There is no provision comparable to this in the old Ontario Corporations Act which governs charitable and other non-profit corporations. The common law therefore continues to apply to Directors of corporations operating under the Ontario Corporations Act. It is my understanding that the case law on Directors’ liabilities and standard of care has developed almost entirely with relation to share capital corporations. This leads us to the question of the Directors’ duty in the case of a charitable corporation where there are members but no shareholders, and where the purpose of the corporation is not to make a profit or serve the members but to advance charitable works. There is opinion that a Director of a charitable corporation is liable as a Trustee of a charitable property. The Charities Accounting Act empowers the Public Trustee to request charitable corporations to furnish specified information of a rather intensive nature, with recourse to the Supreme Court for failure to do so. Penalties in the event of default on the part of a Trustee are covered in the Act.

As I understand the situation, present legislation is not clear on the respon­sibility of Directors of charitable organizations for mismanagement and misapplication of funds. However, there are good reasons expressed to suggest that Directors of charitable corporations can be subject to the rules that affect Trustees. To operate under this assumption seems to be the safest course and in their delegation of investment duties, Directors will be well advised to have in place an adequate monitoring device to ensure that performance and expectations are not drawing apart because of gross mismanagement, neglect or for other reasons.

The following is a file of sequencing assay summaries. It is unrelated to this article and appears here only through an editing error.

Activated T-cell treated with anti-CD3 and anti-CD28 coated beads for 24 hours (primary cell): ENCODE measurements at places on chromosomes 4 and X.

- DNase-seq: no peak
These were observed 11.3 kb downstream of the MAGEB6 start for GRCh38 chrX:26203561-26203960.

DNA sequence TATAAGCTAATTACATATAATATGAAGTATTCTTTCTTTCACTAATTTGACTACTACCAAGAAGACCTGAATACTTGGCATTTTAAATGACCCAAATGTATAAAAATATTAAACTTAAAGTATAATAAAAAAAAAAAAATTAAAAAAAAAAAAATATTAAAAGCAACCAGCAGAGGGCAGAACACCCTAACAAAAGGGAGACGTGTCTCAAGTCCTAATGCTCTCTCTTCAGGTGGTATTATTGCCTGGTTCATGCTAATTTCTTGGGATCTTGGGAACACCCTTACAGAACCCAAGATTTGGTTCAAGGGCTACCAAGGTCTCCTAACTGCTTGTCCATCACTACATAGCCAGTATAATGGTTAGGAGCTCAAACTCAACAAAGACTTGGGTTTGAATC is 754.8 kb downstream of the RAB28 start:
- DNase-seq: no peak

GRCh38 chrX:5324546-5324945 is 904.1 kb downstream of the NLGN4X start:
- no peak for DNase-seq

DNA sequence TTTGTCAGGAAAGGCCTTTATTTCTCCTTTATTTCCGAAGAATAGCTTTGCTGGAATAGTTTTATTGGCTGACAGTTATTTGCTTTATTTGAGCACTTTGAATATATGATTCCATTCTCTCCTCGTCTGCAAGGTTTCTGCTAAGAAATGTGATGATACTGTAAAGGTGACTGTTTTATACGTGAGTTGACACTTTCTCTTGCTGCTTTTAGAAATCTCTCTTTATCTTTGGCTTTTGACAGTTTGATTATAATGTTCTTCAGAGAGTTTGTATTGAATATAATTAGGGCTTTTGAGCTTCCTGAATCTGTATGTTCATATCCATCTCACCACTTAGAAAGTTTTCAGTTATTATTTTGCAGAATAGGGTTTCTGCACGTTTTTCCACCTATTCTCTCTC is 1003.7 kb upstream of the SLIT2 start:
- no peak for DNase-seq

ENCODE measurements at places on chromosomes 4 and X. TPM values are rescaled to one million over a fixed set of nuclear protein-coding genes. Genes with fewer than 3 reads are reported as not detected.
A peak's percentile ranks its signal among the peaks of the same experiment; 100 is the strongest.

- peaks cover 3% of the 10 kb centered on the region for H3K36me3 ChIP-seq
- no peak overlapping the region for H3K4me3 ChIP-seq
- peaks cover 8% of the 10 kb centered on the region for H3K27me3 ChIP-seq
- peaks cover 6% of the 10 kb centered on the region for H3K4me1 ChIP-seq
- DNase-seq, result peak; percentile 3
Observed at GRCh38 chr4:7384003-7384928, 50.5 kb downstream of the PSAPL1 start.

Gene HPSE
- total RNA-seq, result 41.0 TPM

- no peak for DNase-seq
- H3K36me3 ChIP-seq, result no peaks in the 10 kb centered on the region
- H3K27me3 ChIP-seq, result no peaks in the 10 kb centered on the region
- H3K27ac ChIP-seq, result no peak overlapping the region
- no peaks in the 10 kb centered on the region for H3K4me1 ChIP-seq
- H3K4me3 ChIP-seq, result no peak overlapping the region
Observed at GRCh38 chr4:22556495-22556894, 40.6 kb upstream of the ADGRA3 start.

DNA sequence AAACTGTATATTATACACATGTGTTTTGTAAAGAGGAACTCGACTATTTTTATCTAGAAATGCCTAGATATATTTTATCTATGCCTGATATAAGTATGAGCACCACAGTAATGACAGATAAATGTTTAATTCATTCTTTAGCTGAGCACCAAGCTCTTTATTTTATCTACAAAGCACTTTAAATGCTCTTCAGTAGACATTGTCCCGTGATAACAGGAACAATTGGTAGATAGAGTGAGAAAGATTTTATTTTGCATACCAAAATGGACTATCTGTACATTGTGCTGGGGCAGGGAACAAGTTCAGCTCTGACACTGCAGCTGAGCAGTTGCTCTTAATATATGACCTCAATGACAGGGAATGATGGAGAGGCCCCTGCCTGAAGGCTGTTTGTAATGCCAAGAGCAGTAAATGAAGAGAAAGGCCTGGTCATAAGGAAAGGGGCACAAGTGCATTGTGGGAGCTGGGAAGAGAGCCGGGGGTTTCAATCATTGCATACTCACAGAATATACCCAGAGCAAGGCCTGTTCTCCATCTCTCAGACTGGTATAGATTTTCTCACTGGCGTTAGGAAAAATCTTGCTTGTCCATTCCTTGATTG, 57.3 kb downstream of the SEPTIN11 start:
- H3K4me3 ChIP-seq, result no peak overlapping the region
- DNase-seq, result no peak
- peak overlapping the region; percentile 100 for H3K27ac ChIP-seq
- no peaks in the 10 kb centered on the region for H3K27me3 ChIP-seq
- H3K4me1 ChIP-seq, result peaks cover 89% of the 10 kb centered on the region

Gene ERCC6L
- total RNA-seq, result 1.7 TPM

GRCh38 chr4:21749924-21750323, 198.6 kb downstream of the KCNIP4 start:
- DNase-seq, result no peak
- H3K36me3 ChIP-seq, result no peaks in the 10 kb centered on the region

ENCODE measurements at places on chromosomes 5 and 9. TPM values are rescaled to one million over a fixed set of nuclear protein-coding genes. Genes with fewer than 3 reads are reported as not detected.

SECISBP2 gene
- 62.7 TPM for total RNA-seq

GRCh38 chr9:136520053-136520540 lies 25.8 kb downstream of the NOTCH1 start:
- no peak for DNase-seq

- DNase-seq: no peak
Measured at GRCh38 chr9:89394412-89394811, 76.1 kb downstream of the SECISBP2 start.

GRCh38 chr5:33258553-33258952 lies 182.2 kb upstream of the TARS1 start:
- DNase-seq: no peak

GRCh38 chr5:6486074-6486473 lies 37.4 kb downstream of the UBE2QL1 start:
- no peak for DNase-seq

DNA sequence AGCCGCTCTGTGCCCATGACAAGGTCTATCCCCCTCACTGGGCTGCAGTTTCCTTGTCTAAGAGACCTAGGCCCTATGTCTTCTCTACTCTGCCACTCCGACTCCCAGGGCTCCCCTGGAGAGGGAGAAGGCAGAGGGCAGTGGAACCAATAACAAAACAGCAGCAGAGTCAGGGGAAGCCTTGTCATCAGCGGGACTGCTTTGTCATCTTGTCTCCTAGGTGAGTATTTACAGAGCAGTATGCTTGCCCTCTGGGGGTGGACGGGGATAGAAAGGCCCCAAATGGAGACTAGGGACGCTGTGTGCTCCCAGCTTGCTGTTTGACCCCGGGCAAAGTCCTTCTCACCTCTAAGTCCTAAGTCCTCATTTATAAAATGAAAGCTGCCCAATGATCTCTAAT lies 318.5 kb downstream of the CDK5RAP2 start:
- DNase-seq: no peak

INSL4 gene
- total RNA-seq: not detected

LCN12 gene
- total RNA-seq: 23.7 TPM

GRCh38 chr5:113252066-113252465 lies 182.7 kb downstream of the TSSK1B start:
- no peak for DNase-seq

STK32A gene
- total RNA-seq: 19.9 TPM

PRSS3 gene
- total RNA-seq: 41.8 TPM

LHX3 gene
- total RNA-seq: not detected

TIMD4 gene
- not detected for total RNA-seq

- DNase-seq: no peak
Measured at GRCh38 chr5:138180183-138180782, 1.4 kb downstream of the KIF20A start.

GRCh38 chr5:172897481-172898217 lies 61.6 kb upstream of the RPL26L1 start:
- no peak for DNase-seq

In closing, Mr. Chairman, I am reminded of a biblical story which will be familiar to everyone. It was being enacted one Christmas time by a group of grade four pupils at a school pageant. You can picture the scene with proud parents in the audience and the tense teacher behind the scenes. Joseph and Mary were looking for a room for the night, and Joseph went and knocked on the door of the inn. The door was answered by a young boy playing the innkeeper who said, “What do you want?” Joseph said, “Well, I’d like a room at the inn.” The boy playing the innkeeper said, “Well, we don’t have any rooms left; we’re full.” Joseph said, “That’s terrible. My wife Mary is pregnant. I’ve got to have a room. Can’t you see she’s about to have a baby?” The little boy playing the innkeeper said, “That’s not my fault.” And the boy playing Joseph said, “It’s not my fault, either.” The moral to this story for Directors and Trustees, I suppose, is that you have the power to delegate, but the respon­sibility cannot be escaped!